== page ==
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Tomlinson Takes a Knee in Loss to Patriots

Laurence Maroney carries the offensive load to vault the Patriots into Super Bowl XLII with a 21-12 victory over the Chargers. Hours later, Eli Manning ensured his family would have a Super Bowl quarterback for the second straight year, leading the Giants to a 23-20 overtime upset of the Packers in the third-coldest playoff game in NFL history.

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By Michael Wilbon
Washington Post Staff Writer
Monday, January 21, 2008

FOXBOROUGH, Mass., Jan. 20 -- They tried to play down his absence, the fact LaDainian Tomlinson was standing on the sideline injured instead of carrying the ball in this AFC championship game. Coach Norv Turner said he wouldn't look back and play "what-if." Quarterback Philip Rivers said the team's approach to the red zone offense didn't change much with Michael Turner and Darren Sproles playing in Tomlinson's place.

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But the fact is the Chargers failed to score a touchdown on any of three trips inside the Patriots 10-yard line in New England's 21-12 victory. In fact, San Diego's only points came on field goals.

Tomlinson, who rushed for 1,474 yards and 15 touchdown during the regular season, carried the ball from scrimmage twice Sunday for a total of five yards, caught one screen pass for one yard, and then left the field with a sprained medial collateral ligament.

"I just have to wait and see what happens," Tomlinson said afterward. "Hopefully with rest, it's not torn or anything, but it is an MCL, and hopefully with rest I'll be fine."

The Chargers certainly were not fine without Tomlinson, who is to San Diego's offense what Walter Payton was to the Chicago Bears, what Emmitt Smith was to the Dallas Cowboys.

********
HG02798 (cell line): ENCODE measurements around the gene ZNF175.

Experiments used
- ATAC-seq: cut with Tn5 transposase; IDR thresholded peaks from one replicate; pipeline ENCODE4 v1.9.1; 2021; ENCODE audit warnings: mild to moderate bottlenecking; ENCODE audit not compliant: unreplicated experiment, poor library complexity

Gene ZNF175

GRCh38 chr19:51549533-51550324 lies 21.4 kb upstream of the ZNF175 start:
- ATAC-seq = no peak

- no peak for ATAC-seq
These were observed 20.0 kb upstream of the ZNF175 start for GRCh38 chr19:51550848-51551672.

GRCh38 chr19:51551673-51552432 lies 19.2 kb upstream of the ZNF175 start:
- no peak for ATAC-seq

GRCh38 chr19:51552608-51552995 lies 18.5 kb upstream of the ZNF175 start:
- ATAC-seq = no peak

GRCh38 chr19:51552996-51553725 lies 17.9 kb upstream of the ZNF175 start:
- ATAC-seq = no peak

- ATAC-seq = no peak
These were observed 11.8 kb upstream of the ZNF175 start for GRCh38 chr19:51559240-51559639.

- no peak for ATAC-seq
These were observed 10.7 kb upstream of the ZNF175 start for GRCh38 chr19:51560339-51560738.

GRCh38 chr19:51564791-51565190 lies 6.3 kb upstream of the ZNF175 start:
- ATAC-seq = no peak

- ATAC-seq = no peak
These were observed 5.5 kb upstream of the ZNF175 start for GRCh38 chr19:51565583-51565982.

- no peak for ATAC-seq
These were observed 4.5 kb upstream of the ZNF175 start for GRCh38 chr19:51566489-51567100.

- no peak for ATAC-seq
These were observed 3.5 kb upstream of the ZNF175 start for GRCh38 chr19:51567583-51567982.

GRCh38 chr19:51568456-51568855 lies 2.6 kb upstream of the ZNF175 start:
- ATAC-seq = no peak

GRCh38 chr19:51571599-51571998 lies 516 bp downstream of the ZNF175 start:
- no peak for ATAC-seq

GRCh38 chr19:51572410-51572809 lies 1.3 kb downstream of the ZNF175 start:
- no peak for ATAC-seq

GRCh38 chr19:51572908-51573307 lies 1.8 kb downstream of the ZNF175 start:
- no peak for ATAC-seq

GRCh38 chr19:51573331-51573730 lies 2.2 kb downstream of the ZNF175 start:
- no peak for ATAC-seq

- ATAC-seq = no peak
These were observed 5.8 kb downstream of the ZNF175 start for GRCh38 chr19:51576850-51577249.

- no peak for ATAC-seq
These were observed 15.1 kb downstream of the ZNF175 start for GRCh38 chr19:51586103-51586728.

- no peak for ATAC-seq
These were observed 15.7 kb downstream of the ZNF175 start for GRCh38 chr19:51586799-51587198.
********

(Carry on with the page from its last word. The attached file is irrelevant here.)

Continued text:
Turner carried 17 times for 65 yards, and Sproles carried three times for 34 yards, including a 26-yard blast that was the long run of the day for either team. But it was in the red zone where the Chargers suffered most.

Asked how calling plays differed without Tomlinson, Rivers said, "Obviously, with [Tomlinson] in there, it is truly run or pass. You never really know [from a defensive standpoint]. You certainly have to be more choosy with [plays] if it's [Turner] and [Sproles], whereas with Tomlinson, any play can go. I think it was just a matter of execution. We had chances a couple of times, but we just didn't get it done."

Asked about the effect of Tomlinson's absence on his team, Patriots Coach Bill Belichick said: "Of course, we worked on Turner and Sproles all week [in practice]. They have great depth at that position, and you saw those guys made great plays last week [in beating the Colts]. Tomlinson is a great player, and there's no question about his ability and the things he can do.

"But . . . we were prepared to defend all of them today."

Norv Turner bristled when a reporter tried to ask what the Chargers players thought of Rivers and tight end Antonio Gates playing through injuries while Tomlinson stood on the sideline.

"Don't get into that," Turner said. "That's the stupidest thing you could ask. The guy was not able to go. The doctors and trainers said he couldn't go."

Turner said Tomlinson did not practice Wednesday because of the same injury, took part in limited practice Thursday, then practiced Friday.

The play that may well define the game was Patriots linebacker Junior Seau's tackle on Michael Turner on third and one deep in New England territory with the Patriots leading 14-9. Instead of continuing on for a touchdown, which would have put the Chargers ahead, they had to settle for a field goal to get within 14-12.

The Chargers might not have been willing to say so in the locker room immediately afterward, but surely they will wonder what would have happened had Tomlinson been running the ball in that situation.


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Mark Maske, NFL News Feed

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